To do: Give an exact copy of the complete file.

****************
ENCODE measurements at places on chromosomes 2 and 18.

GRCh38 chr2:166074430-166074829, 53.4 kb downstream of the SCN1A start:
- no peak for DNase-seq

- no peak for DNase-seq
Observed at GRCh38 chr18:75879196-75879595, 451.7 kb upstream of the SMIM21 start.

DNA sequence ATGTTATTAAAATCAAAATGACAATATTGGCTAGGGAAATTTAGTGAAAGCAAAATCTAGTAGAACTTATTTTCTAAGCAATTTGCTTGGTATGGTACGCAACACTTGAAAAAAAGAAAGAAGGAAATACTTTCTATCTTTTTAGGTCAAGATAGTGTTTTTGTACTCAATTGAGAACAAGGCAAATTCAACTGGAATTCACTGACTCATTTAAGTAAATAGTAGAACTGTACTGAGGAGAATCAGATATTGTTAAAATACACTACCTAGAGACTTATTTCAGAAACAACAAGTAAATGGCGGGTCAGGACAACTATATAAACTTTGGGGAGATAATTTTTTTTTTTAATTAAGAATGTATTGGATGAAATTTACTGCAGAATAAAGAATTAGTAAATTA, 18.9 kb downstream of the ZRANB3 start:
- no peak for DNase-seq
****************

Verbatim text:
ENCODE measurements at places on chromosomes 2 and 18.

GRCh38 chr2:166074430-166074829, 53.4 kb downstream of the SCN1A start:
- no peak for DNase-seq

- no peak for DNase-seq
Observed at GRCh38 chr18:75879196-75879595, 451.7 kb upstream of the SMIM21 start.

DNA sequence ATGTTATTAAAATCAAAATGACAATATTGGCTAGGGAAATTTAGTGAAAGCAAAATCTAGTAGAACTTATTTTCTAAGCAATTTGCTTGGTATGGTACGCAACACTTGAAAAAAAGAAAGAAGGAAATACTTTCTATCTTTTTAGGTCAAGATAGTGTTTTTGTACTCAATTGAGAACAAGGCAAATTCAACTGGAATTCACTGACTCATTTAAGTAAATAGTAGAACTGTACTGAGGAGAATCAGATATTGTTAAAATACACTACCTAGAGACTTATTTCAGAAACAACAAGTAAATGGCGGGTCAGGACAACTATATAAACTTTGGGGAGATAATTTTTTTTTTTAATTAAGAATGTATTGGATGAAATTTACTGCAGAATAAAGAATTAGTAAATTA, 18.9 kb downstream of the ZRANB3 start:
- no peak for DNase-seq